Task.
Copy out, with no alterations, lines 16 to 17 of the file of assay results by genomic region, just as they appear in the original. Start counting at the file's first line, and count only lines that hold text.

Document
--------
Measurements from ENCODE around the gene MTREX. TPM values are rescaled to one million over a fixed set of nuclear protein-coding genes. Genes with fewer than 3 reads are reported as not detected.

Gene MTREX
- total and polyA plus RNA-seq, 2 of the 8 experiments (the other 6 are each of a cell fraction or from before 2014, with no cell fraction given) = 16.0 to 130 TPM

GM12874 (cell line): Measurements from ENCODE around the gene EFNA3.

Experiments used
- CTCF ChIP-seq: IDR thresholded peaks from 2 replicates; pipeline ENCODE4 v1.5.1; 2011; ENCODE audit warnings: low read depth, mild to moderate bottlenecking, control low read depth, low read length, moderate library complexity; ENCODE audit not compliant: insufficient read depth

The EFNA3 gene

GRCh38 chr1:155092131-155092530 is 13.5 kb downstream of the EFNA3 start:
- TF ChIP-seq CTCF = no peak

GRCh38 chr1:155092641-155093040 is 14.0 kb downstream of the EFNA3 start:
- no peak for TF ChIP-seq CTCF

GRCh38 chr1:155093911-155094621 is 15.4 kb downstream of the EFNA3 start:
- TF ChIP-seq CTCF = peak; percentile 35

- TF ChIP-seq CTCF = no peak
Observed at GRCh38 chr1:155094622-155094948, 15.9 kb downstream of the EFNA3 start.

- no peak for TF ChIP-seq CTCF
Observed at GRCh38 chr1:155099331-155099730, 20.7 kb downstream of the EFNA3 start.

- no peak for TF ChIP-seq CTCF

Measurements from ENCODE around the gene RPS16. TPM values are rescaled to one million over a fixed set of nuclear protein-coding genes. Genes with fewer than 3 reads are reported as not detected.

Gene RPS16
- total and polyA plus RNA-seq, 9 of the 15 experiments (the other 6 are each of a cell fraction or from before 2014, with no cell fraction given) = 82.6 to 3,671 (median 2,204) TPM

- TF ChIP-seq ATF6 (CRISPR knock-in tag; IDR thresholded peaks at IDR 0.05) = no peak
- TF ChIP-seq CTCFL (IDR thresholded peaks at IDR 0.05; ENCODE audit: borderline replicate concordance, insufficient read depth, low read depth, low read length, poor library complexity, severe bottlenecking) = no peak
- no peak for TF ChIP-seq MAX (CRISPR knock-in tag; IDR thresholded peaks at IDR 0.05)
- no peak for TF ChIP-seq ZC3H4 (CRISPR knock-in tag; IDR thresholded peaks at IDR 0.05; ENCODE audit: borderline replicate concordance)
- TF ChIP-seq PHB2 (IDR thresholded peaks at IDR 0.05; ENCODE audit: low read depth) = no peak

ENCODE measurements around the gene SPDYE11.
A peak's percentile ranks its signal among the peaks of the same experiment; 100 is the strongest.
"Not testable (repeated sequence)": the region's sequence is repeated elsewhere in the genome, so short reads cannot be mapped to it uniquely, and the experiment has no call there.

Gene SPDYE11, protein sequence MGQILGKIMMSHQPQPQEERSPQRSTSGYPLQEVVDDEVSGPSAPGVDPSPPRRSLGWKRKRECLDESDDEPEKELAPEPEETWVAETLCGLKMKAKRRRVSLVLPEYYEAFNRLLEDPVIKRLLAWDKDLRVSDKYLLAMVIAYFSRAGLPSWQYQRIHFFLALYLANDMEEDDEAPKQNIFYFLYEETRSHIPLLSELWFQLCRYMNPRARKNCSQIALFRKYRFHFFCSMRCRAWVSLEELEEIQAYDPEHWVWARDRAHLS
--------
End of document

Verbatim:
- no peak for TF ChIP-seq CTCF
Observed at GRCh38 chr1:155099331-155099730, 20.7 kb downstream of the EFNA3 start.